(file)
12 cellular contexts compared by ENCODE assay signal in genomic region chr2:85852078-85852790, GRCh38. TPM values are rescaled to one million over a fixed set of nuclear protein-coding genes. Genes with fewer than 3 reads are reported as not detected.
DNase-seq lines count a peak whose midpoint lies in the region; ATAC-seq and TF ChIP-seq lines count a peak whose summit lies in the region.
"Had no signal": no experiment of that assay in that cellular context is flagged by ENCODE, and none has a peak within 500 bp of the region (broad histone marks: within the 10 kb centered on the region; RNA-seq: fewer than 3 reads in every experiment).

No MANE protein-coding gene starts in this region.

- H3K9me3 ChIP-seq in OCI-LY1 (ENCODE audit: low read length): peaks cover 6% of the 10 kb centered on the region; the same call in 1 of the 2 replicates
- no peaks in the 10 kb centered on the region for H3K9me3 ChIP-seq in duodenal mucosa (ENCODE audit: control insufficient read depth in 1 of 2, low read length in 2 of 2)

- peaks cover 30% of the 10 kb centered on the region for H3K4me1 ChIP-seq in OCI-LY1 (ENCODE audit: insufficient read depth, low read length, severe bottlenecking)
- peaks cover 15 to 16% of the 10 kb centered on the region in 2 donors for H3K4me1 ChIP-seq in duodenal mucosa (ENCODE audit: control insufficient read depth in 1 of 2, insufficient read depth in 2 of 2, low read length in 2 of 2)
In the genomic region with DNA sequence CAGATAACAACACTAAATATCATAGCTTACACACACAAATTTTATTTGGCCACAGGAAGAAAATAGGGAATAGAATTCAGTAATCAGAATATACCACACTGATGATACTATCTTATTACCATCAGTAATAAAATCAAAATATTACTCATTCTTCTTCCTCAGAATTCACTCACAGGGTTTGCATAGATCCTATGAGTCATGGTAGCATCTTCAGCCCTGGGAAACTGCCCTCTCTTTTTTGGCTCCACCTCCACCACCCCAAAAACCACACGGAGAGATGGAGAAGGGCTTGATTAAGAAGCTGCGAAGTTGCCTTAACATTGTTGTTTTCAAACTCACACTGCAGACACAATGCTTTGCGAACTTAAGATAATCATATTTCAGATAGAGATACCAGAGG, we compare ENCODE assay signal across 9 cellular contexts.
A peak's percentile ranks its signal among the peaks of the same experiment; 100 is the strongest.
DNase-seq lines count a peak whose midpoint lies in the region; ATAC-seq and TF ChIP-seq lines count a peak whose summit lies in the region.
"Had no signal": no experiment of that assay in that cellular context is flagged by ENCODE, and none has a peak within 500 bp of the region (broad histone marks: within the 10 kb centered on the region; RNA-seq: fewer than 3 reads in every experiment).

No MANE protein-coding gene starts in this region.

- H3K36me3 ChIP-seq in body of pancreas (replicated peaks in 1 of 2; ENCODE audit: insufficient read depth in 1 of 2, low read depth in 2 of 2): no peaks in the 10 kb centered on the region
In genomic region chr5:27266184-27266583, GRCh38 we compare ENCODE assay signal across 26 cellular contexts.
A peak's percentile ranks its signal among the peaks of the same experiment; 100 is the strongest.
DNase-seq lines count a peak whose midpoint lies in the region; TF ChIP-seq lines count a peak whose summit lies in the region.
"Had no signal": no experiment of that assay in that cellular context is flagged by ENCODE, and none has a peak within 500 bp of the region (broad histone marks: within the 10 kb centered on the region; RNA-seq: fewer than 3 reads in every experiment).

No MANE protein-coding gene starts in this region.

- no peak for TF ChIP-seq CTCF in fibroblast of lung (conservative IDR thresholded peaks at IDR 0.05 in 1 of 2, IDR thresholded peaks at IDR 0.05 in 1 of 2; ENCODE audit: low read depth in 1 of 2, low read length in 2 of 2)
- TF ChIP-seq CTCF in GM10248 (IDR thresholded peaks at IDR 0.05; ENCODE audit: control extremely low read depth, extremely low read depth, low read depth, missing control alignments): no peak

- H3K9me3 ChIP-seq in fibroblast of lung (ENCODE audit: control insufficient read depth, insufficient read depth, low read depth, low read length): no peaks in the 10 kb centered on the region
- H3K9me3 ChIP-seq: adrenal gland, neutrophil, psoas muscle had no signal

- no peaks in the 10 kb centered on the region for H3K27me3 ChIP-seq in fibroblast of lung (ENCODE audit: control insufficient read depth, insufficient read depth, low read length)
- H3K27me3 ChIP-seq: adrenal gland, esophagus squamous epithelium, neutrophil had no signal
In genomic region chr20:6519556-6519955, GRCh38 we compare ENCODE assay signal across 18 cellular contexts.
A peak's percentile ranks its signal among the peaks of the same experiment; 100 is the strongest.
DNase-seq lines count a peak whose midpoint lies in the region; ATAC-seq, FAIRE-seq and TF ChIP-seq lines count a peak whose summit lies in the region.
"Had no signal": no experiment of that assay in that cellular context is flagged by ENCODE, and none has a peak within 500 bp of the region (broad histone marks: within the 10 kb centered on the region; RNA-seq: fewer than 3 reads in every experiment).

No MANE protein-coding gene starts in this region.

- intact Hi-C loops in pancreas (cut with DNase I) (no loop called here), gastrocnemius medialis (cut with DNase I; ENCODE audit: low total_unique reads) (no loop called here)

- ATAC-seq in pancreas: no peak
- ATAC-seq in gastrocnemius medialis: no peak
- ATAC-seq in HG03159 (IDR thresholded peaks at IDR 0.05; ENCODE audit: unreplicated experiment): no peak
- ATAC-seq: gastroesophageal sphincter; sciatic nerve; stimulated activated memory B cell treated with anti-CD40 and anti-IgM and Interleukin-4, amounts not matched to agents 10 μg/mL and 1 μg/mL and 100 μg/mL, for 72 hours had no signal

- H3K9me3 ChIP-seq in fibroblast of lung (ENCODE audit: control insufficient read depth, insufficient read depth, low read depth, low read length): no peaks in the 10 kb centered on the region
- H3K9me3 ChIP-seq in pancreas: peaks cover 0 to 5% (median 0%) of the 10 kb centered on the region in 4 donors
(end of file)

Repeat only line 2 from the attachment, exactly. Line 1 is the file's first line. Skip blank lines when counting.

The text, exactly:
DNase-seq lines count a peak whose midpoint lies in the region; ATAC-seq and TF ChIP-seq lines count a peak whose summit lies in the region.